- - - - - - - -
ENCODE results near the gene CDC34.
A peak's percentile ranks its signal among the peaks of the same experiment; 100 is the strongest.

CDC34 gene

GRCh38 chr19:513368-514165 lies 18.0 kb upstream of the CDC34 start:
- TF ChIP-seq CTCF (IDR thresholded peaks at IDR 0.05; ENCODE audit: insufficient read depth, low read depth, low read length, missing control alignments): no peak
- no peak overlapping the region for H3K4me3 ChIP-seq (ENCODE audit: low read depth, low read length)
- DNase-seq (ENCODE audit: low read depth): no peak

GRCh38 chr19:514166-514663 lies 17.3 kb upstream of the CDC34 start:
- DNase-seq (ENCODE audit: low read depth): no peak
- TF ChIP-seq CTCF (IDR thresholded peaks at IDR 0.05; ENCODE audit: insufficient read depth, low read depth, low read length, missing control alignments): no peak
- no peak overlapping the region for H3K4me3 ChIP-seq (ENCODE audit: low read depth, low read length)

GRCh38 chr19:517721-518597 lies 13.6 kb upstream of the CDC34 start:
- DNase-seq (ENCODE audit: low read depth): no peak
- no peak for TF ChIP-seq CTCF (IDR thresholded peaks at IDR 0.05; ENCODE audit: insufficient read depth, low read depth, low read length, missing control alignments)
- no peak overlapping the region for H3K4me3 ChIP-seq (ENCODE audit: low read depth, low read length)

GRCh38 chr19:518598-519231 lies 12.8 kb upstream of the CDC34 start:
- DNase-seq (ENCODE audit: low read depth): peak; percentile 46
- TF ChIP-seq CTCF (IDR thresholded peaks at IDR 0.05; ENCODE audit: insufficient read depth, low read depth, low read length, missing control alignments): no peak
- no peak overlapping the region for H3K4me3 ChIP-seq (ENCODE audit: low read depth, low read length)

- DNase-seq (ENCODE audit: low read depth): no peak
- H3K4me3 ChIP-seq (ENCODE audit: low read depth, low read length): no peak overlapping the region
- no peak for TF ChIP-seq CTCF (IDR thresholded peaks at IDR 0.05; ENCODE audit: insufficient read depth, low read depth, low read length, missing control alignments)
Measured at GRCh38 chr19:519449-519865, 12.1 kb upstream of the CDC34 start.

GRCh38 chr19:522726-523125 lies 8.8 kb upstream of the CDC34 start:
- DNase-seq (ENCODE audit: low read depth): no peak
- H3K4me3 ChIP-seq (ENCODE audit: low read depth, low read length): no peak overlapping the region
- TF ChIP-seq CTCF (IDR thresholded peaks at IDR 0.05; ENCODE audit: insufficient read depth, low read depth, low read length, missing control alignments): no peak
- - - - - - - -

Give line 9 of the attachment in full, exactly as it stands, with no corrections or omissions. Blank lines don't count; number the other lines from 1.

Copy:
- DNase-seq (ENCODE audit: low read depth): no peak